“We become captive to the opinions and fears of others. Rather than the mind connecting us to reality, we become disconnected and locked in a narrow chamber of thought. The human that depended on focused attention for its survival now becomes the distracted scanning animal, unable to think in depth, yet unable to depend on instincts.” Mastery, Robert Greene.
As I stood in utter silence, his three fingers were closed and his thumb was pressed hard against his index finger, only inches away from my face, his gesture trying to beat me into submission by forcing me to understand that I had supported another Hitler.
He believed that I had become a racist, a bigot, and an islamophobic by voting for Trump. In his eyes, I had become a “Far-Right”. I understood his intention of trying to warn me, but he didn’t seek to understand my reasoning, he never even gave me a chance to speak.
He’s liberal, or even ultra-liberal. It doesn’t matter. He represents a sentiment, and one that is shared by many people I might add, in the American society.
The day I publicly supported Trump among my friends, on social media, and in my blogging, a few people de-friended me on Facebook; I also received nasty comments on LinkedIn when I shared my pro-Trump blog posts. From my views, I was a victim of political bullying.
Even when I was being set up with an Assyrian-American girl by a friend of mine, she googled my name before our date, found out that I had voted for Trump and changed her mind. I had become toxic.
Liberalism has started to feel like a cult to me, like a religion that persecutes all those who do not follow its doctrines. I felt Hillary’s supporters wanted me to fall to my knees self-flogging with Roman style scourge, in maudlin sorrow, asking for forgiveness, to the point where I had to vote Democrat for the rest of my life to exonerate my Trump-vote sin.
I have to admit this post is coming late in the game, I should’ve written it immediately after Hillary’s comment labeling half of Trump’s supporters as “racist, sexist, homophobic, xenophobic,” and “Islamophobic” and called us a “basket of deplorables”. Her contempt, empowered by a marketing campaign of “’Stronger Together’”, prodded her supporters to go out and pummel Trump supporters. It felt like the bad old days in Iraq, when I witnessed people coming out of theaters after watching a Bruce Lee movie, all charged up with Martial Arts adrenaline, beating up pedestrians who were just passing by.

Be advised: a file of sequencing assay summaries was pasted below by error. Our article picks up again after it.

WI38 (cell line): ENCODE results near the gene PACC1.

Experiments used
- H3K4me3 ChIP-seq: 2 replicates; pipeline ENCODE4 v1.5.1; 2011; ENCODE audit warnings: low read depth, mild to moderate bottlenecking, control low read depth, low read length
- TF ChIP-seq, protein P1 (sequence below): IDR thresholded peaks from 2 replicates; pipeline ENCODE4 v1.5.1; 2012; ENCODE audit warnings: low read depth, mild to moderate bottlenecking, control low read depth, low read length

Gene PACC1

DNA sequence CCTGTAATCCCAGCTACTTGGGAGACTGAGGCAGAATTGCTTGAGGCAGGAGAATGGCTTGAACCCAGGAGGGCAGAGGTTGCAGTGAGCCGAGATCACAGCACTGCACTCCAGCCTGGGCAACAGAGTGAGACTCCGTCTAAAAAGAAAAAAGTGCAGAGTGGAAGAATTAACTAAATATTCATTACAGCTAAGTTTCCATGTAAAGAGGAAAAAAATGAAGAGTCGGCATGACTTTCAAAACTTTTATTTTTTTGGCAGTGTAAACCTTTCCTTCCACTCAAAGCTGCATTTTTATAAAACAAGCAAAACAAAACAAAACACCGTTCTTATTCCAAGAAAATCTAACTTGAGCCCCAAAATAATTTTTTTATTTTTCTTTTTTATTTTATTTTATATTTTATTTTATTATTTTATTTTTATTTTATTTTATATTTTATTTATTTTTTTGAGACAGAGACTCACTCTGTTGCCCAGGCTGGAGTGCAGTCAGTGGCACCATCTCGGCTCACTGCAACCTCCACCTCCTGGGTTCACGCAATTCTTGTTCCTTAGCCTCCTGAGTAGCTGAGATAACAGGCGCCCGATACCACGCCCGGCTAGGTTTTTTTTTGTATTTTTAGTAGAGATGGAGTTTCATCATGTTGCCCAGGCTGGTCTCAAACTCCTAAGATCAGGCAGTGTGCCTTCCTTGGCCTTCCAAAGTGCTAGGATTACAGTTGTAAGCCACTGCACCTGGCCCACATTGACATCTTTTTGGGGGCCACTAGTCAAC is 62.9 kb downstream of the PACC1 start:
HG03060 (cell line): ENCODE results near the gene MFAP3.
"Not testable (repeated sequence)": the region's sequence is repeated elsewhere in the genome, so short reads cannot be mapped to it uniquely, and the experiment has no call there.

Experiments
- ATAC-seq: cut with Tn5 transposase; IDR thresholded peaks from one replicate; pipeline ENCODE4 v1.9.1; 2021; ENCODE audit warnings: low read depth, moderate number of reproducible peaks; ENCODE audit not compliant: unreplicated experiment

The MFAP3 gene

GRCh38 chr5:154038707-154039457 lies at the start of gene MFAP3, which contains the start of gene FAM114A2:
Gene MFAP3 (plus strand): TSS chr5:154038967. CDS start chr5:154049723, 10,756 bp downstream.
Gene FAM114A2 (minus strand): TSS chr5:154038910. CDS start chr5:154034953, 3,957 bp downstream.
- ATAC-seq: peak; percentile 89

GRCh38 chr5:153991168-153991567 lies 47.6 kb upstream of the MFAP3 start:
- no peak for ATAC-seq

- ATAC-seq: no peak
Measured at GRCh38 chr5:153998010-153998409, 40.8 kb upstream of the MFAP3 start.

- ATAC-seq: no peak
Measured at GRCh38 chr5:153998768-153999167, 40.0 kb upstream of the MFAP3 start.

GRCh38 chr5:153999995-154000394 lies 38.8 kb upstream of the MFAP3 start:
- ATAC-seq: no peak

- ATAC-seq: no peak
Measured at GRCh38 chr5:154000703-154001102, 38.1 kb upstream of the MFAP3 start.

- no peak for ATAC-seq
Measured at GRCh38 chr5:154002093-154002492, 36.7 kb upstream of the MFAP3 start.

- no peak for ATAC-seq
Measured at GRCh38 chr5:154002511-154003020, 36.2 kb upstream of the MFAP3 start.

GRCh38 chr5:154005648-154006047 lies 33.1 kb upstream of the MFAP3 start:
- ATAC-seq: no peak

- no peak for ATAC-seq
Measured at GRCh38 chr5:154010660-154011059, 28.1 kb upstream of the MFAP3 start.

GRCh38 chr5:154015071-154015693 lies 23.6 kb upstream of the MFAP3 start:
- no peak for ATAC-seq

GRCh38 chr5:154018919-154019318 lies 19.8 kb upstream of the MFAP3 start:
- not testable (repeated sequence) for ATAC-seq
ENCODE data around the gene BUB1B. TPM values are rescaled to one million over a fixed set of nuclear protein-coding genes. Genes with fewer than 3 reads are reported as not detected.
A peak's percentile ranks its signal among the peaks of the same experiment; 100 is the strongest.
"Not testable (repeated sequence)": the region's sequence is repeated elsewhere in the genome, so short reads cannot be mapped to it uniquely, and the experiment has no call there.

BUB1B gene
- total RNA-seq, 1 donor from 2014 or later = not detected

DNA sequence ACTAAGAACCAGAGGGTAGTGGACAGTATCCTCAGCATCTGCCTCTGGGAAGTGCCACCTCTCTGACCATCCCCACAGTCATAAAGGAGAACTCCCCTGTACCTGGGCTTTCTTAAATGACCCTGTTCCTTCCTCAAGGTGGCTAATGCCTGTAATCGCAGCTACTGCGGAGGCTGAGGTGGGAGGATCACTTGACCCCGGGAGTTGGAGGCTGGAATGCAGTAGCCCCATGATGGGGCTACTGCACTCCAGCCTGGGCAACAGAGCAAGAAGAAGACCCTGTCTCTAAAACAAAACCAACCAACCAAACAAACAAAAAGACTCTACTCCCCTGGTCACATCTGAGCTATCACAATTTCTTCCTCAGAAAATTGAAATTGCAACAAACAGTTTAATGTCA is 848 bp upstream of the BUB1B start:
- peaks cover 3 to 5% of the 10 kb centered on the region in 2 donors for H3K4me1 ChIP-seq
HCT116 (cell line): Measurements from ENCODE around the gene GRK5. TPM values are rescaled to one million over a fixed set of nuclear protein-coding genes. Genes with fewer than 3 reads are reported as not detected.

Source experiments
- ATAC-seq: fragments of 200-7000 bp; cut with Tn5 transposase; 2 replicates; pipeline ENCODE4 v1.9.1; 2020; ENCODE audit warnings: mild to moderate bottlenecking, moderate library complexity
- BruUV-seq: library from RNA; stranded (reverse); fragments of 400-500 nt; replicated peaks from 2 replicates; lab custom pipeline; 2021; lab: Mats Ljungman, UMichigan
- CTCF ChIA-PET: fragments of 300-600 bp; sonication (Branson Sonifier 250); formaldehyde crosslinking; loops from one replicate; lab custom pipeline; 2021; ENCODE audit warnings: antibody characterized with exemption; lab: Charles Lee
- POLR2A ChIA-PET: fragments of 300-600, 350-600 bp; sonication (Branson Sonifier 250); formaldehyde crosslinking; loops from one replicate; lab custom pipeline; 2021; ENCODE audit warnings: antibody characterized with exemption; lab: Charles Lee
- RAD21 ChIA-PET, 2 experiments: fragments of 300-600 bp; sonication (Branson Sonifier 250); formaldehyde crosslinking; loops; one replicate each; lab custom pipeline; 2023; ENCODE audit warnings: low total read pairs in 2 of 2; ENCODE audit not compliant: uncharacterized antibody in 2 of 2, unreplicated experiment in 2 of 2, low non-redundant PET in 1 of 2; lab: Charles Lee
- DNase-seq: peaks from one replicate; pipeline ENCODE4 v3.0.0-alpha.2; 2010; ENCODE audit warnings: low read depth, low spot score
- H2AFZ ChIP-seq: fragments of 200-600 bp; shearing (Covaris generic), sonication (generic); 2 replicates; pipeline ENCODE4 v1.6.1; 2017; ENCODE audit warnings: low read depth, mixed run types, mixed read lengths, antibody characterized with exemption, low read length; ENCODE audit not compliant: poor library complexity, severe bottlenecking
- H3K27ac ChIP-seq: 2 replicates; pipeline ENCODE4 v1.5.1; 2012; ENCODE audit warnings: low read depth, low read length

I associate myself with the American Assyrian community from the Middle East where the majority voted for Trump. I believe many people share my thoughts. In my defense and in defense of my community, I strongly denounce “Far-Right” sentiment and any association with it.
I have met and continue to meet people who are aggressively anti-Trump, even probably on the edge of hate. When I find people like that, it worries me to see them holding positions in HR departments or as hiring managers. I know I cannot prove it, but when I witness their hostility and read their remarks on social media, it makes me wonder if they would discriminate against individuals only for having opposing political views.
I’m dumbfounded to be seeing things on TV, and experiencing things in my own life, that make me stop and question if I should be careful about letting my political opinions be known for fear of retribution, up to and including my finances and livelihood. It is not only against the law to discriminate in the job market based on political views, it’s also Saddam’s Baathist regime policy – it is, in fact, the beginning of Fascism. When I lived in Iraq under a dictatorship, people couldn’t enter a university or obtain a government job if they were not in the Baathist party. University students didn’t have a free political platform to express their opinion. Universities couldn’t host public speakers and authors, like atheists or religious reformers, who disagreed with the general sentiments of the government. Did I leave Iraq twenty years ago to come to America and start feeling like I’m in Iraq again? It certainly has started to feel that way.
In addition, I feel it is very important to express this, because I live in a liberal city and if I want to find a job, all major companies are increasingly concerned about their political image, especially the Tech companies in the lovely liberal Silicon Valley.
The day you vote is not like the day you reach legal age, and cross that line, reclassifying you from a child to the age of consent at midnight. There are borderless boundaries between Republic and Democrat, and I don’t agree fully with either side.